It sounds like she needs some professional help anyways, but hopefully some information will let you know whether or not she really needs to be hospitalized and how urgent this is all needed.
I believe you said that the new baby is 3 months old, so baby blues and normal adjustment are likely not factors here.
Clinical Postpartum Depression manifests in 4 different ways:
-Loss of appetite/overeating
-Difficulty sleeping (which is a hard "symptom" to diagnose)
-Loss of interest in activities, boredom
-Difficulty caring for self or infant
-Thoughts of suicide or running away (very common, risk of action is around 5%)
-Feelings of hopelessness
-Panic attacks -- trembling, shaking, hot/cold flashes, sweating, faintness, dizziness, shortness of breath, chest pain, choking sensations
-May be combined with other manifestations, especially OCD
Obsessive Compulsive Disorder
-Intrusive, random, disturbing thoughts, mostly about harm coming to the baby
-Typical OCD symptoms (hand washing, turning lights on and off, making sure doors are locked, checking on baby obsessively, etc)
*It is a good thing to note that moms who have thoughts about harming their babies statistically almost NEVER harm their babies, and you can tell these moms this. The thoughts come from the anxiety and worry about things that can happen to the baby, and thoughts come from this FEAR of such. This usually makes mothers hypervigilant, AND this is quite different from postpartum psychosis -- which is what Andrea Yates had (many moms have the fear that they are just like her).*
Post Traumatic Stress Disorder
-Feeling disconnected with baby
-Avoid talking about the experience or talking about it over and over
-Birth experience was traumatic
-Woman has experienced sexual assault
These manifestations are NOT cause of hospitalization, but patients will benefit from treatment -- it may be helpful to remind women that they do NOT need to sacrifice for their babies. What babies need is a happy mom, even if that does need medication. Medications like Zoloft and Paxil (SSRIs) have no adverse effects on infants, and I would recommend that you have her go to a psychiatrist instead of a family doctor. Postpartum moms need to be given doses carefully and work up slowly, because their bodies are so sensitive to the chemicals.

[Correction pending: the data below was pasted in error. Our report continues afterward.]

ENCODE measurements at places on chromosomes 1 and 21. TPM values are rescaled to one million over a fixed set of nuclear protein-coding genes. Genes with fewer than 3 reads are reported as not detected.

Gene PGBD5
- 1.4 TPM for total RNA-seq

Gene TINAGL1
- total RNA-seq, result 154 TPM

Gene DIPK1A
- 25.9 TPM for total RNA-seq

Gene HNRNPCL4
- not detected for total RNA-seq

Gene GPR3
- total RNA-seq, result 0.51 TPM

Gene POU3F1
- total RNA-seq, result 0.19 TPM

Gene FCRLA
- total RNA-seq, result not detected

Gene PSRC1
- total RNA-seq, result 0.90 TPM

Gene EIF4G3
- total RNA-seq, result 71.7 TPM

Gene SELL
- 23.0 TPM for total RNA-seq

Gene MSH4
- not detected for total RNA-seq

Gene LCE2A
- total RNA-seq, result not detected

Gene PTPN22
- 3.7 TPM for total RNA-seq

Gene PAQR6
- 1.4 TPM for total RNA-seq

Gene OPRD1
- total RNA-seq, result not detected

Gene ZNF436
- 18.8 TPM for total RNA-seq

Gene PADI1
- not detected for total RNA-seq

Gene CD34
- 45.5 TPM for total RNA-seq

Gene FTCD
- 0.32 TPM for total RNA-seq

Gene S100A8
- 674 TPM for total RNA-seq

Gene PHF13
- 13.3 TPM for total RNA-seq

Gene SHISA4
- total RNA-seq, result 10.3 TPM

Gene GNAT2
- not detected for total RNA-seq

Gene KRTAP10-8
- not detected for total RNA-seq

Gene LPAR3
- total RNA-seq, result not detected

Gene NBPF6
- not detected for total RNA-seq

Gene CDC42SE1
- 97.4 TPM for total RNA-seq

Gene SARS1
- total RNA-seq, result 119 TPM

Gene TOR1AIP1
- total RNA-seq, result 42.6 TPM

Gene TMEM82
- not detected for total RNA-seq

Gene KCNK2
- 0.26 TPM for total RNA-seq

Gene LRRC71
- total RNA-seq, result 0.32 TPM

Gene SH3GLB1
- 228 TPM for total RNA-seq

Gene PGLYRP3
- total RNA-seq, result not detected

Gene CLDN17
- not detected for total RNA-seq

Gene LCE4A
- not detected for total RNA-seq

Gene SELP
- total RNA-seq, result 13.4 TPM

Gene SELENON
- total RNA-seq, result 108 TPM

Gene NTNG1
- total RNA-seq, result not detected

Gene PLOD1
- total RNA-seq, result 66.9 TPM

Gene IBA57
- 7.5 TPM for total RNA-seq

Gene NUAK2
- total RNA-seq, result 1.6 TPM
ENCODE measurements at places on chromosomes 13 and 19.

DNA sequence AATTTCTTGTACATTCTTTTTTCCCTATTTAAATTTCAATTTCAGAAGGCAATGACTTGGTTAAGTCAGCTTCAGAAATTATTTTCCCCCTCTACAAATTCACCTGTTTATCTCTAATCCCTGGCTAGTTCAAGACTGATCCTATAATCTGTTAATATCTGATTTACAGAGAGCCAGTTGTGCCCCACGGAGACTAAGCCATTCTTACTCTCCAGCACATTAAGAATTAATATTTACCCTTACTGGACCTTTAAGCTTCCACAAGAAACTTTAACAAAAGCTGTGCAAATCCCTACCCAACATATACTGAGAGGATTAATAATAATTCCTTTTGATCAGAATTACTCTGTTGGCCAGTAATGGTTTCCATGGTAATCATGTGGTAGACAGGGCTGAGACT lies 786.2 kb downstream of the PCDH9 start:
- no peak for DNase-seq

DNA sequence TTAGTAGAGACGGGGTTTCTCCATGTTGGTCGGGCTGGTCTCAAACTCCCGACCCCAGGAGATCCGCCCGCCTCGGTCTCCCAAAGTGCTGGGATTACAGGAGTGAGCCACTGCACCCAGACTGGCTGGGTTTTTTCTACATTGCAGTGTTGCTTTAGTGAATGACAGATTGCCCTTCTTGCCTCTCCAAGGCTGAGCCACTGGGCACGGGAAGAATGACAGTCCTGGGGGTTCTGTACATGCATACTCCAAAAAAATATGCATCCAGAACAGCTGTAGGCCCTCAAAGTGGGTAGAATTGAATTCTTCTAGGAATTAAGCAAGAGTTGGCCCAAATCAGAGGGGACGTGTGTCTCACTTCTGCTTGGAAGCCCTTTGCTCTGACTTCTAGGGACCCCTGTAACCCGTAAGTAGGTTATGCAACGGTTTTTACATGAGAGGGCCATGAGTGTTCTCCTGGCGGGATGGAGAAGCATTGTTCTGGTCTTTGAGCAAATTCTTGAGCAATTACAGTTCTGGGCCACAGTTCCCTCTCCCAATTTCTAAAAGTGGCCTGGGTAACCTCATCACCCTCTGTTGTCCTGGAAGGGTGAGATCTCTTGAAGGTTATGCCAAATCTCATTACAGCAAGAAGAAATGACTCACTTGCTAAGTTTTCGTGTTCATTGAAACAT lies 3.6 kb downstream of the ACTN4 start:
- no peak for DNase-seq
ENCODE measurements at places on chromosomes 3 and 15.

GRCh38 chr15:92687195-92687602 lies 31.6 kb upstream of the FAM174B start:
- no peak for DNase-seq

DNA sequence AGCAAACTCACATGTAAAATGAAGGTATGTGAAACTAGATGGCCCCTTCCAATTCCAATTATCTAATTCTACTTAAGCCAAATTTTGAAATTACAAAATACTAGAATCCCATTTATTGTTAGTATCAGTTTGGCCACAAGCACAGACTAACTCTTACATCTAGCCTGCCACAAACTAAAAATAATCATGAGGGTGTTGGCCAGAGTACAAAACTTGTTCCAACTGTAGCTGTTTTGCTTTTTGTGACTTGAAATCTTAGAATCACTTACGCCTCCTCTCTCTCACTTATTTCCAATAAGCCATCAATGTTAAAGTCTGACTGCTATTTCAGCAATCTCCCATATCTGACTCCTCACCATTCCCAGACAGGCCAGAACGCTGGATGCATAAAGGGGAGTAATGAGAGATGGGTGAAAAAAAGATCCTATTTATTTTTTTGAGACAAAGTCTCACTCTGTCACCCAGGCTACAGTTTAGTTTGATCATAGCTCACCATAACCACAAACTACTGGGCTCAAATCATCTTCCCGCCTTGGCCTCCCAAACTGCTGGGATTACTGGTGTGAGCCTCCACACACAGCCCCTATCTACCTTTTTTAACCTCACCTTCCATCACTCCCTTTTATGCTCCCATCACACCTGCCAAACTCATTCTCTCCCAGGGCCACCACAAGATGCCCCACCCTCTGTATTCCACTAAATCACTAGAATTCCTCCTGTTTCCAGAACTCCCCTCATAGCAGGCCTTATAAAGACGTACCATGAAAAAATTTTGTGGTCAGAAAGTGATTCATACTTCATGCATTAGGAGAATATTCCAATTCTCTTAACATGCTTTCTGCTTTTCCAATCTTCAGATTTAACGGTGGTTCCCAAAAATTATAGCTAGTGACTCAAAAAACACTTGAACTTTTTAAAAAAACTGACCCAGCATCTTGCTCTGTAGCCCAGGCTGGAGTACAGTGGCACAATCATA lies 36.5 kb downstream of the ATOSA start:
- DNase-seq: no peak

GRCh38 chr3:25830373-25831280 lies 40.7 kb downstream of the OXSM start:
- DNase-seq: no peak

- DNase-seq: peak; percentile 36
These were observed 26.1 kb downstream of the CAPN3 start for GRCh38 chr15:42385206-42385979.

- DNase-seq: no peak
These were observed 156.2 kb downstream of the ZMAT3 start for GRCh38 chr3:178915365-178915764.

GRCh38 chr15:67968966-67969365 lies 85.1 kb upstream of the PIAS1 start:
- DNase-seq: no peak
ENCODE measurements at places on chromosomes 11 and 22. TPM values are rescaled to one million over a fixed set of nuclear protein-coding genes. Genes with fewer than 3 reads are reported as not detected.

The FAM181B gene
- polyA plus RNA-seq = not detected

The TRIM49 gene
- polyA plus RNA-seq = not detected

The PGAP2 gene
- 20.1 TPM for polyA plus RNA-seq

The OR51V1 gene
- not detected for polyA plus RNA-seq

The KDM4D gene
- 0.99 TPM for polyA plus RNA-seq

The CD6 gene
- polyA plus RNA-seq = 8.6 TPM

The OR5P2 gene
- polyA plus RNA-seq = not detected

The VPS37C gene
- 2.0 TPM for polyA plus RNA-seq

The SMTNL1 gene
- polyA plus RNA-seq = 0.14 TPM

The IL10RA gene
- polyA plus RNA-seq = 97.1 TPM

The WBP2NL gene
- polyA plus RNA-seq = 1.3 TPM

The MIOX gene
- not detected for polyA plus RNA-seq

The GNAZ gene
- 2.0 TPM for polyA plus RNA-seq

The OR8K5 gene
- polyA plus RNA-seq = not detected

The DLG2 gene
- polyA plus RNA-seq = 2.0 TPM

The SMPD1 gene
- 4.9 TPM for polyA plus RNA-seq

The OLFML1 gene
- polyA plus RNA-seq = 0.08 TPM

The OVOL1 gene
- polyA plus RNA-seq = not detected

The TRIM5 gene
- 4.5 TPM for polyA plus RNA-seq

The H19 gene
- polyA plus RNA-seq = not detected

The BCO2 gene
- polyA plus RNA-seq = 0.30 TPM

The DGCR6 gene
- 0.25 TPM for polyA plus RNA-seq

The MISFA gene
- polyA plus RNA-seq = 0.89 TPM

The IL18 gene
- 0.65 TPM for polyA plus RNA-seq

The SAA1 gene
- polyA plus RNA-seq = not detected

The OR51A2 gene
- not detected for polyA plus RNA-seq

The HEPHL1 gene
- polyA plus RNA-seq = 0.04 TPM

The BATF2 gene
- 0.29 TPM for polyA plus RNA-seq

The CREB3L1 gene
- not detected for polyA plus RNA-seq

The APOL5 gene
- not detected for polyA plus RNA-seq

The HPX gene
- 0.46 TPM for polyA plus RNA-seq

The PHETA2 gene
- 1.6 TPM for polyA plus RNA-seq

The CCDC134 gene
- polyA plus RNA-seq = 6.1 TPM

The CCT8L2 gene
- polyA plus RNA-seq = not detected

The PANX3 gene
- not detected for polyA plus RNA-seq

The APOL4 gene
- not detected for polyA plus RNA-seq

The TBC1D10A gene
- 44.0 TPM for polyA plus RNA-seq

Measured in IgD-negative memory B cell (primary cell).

Psychiatric Emergency -- usually requires hospitalization
-Feeling speeded up
-Little need for sleep
-Very distractible and irritable
-Speech is fast and pressured
-Easily susceptible to anger or disappointment
*Symptoms need to be lasting at least 4 days -- do NOT leave this untreated*
-Extreme confusion or distractibility
-Inability to distinguish reality from fantasy
-Irrational changes in mood
Psychosis is WAY different than thoughts about harming the baby. It's more than worries, it's beliefs that only make sense to the mother. For example, Andrea Yates thought she was the devil. To her, if she killed her children, she would get executed, and this would kill the devil, thus saving the world. To her, it made sense. See the difference between this and OCD PPD?
Mothers HAVE to be medicated for mania and psychosis, but usually the mother cannot breastfeed while on these medications. Make sure you reassure her that what she needs is to be better for the baby, and even if the baby has to have formula, it'll still be better than her being miserable. Check with friends or a milk bank for extra breastmilk, if it's been tested for AIDS and Hepatitis. Exercise with caution.
I think it's important that we not try and diagnose the mother, because we're not really qualified to do so. The best thing to do is refer her to a psychiatrist immediately, because it sounds like there are many factors at play here.
Hope this helps!